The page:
In the air
As the entire institute is air-conditioned, the only way to introduce fresh air into the building is through the air-conditioning systems. Thirty per cent fresh air is taken through our air-handling units as we have a separate duct coming in; it mixes 30 per cent of the fresh air with the air-conditioning system, which is further supplied to the rooms. We also have CO2 sensors to monitor CO2 levels inside the building. While the courtyard has been designed for ventilation on either side, we have ensured that fenestrations can be opened as required. We have also put trees towards the building's facade. So once the air travels towards the building, it passes through the trees and cools down before entering the building. Then, one of the most interesting technologies we have adopted is the earth air tunnel technique. Instead of air-conditioning the demonstration lab in the institutional building, we decided to opt for a natural cooling system. We made a 100-m-long tunnel (1.5 m in diameter and 12 ft below ground level); from the landscape area, air is absorbed from one side and travels 100 m under the ground until it reaches the building. Also, at the basement level, an air-handling unit handles the air that comes through the tunnel. This air is further supplied to the demonstration lab. So the air cools down as it travels 100 m below the ground and the end result is an ultimate cooling effect.
Recycled materials like flyash have been extensively used in the project. Also, local stone has been used on the building's facade as well as flooring. Cement has been taken from a contractor who sources it from a plant near Jaipur. Local materials have also been used for paving pathways and the landscape. Hence, we have reduced a lot on transportation cost. Also, there is something called inbuilt energy in local materials. While preparing a material for usage, there is a lot of energy involved in it. So, built-in energy in local materials is much lower compared to manufactured materials and this is essentially what makes locally sourced material eco-friendly. In the case of insulation, 75-mm-thick insulation has been used inside the walls and 50-mm-thick insulation has been used for the roof. Extruded polystyrenes have been used for insulation because these do not allow the heat to transmit inside the space.
Further, we have used low-VOC paints and sealants for the entire project. During construction, going by the GRIHA guidelines, we ensured that the entire waste was managed on site. Much of this was used for the project itself. For example, stone has been used in pathways and landscape areas. As this was a huge site, it was a big challenge for us to conserve the top soil. Hence, soil produced from 60 cm depth was preserved and reused for the landscape area post construction.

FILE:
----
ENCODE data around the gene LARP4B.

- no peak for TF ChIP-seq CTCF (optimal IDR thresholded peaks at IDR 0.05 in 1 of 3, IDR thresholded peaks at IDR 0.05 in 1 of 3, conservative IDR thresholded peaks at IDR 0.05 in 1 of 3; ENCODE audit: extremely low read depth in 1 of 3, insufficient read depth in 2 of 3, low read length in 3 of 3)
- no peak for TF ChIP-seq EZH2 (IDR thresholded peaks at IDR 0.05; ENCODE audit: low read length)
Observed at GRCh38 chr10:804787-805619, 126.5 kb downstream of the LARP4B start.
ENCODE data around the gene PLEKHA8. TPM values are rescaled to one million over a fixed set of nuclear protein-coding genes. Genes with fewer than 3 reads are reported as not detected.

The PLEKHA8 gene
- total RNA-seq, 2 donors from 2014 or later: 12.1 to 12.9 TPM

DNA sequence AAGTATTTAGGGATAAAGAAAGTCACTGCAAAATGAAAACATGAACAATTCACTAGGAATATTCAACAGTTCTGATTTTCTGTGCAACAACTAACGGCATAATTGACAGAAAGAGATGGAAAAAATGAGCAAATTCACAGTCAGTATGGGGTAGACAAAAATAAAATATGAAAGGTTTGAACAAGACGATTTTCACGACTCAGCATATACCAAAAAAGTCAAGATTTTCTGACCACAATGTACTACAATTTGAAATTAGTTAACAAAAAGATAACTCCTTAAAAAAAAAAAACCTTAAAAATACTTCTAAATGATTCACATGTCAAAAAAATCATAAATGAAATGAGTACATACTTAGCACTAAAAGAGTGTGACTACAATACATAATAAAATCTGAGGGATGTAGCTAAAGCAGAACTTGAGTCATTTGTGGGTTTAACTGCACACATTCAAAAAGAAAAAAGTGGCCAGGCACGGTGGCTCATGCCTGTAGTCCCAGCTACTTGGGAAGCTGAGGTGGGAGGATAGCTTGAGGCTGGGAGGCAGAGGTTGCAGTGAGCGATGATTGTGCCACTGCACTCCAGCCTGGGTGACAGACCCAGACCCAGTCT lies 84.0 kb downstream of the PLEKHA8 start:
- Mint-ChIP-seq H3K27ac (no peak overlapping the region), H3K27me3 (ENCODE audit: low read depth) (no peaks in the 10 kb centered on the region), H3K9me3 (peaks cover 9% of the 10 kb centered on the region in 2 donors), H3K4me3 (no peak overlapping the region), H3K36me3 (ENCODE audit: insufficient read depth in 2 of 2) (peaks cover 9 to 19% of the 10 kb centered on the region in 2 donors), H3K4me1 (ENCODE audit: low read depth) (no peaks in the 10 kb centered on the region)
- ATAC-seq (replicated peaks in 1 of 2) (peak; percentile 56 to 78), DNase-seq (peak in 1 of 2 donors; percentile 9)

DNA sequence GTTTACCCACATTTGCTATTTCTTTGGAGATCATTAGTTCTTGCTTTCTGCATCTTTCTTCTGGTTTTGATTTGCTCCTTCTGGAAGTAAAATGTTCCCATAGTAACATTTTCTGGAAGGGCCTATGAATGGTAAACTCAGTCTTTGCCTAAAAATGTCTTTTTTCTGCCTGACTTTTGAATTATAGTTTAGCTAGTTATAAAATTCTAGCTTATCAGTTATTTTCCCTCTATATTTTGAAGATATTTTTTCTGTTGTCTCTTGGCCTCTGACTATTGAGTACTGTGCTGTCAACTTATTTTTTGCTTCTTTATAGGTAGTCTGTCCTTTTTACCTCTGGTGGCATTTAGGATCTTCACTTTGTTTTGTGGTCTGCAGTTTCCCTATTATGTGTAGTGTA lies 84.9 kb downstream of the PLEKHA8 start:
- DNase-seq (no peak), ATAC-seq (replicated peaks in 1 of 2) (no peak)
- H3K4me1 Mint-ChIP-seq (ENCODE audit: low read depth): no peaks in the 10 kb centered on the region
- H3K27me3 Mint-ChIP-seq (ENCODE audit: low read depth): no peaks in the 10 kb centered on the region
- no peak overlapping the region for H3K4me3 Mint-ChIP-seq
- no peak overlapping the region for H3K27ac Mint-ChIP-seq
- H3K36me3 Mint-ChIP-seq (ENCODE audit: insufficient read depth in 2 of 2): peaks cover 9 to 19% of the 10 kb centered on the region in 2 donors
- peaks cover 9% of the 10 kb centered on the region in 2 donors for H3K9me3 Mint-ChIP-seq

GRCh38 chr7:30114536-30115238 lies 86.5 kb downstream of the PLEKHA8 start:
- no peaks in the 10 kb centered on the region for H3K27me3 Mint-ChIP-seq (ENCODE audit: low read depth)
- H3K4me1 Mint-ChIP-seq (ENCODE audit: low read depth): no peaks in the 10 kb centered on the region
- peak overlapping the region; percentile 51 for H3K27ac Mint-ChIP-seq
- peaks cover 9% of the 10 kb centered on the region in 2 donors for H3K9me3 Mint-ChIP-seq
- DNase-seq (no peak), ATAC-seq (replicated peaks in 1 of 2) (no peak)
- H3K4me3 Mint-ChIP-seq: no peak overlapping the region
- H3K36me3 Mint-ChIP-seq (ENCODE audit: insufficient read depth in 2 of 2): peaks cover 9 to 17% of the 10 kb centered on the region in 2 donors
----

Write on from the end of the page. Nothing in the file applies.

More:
Total cost and payback
The total estimated cost of construction is Rs 90 crore. The payback period has not yet been analysed because the intent here is not to see if it makes commercial sense but to build an institute, educate people about green, and showcase as many relevant technologies as possible so people can learn and use them in their projects, not only in India, but world over. Probably, once we are officially certified green by GRIHA, we may add three to four more technologies into the whole development.
Prasoon Shrivastava's perspective
"At present, the green building movement in India is a bit slow, especially because the private sector is not ready to adopt it. The primary reason is the increase in the project's initial cost. However, with initiatives by the government, more awareness will be created and hopefully the private sector will adopt similar systems as normal practice and not as an additional effort. Also, building green with a marketing agenda is not the apt approach. Green makes more sense as far as quality of life is concerned. It is very important that we conserve our environment and live inside a building that has better air quality and more efficient systems."
Size of the project: 16 acre (Plot area); and 330,000 sq ft (total built-up area)
Cost: Rs 90 crore
Contractor: Rama Construction. Tel: 0251 11646 3290. Website: www.ramaconstructionplc.com
Architect/Planner: Arkiplan International Architects Pvt Ltd. Tel: 011-4645 8800. E-mail: firstname.lastname@example.org, Website: www.arkiplan.co
Landscape architect: Integral Designs. Tel: 011- 2411 4500. E-mail: email@example.com Website: www.integraldesigns.in
Green consultant: Kamal Cogent & Energy. Tel: 0141-237 3184. E-mail: firstname.lastname@example.org, Website: www.kamalcogentenergy.com Services consultant: AECOM (Spectral). Tel: 0120-404 9000. Website: www.aecom.com
HVAC contractor: BlueStar. Tel: 022-6665 4000. Website: www.bluestarindia.com
Structural consultant: Pioneer Consultant. Tel: 011-4356 0676.
External cladding consultant: HILTI. Tel: 011-4270 1111. Website: www.hilti.in
Elevators and escalators: Johnson. Tel: 044-2615 2200. E-mail: email@example.com, Website: www.johnsonliftsltd.com
Glazing: Saint Gobain. Tel: 044-2716 2832. Website: www.saint-gobain.co.in
Flooring/tiles: Kajaria. Tel: 011-2694 6409. E-mail: firstname.lastname@example.org, Website: www.kajariaceramics.com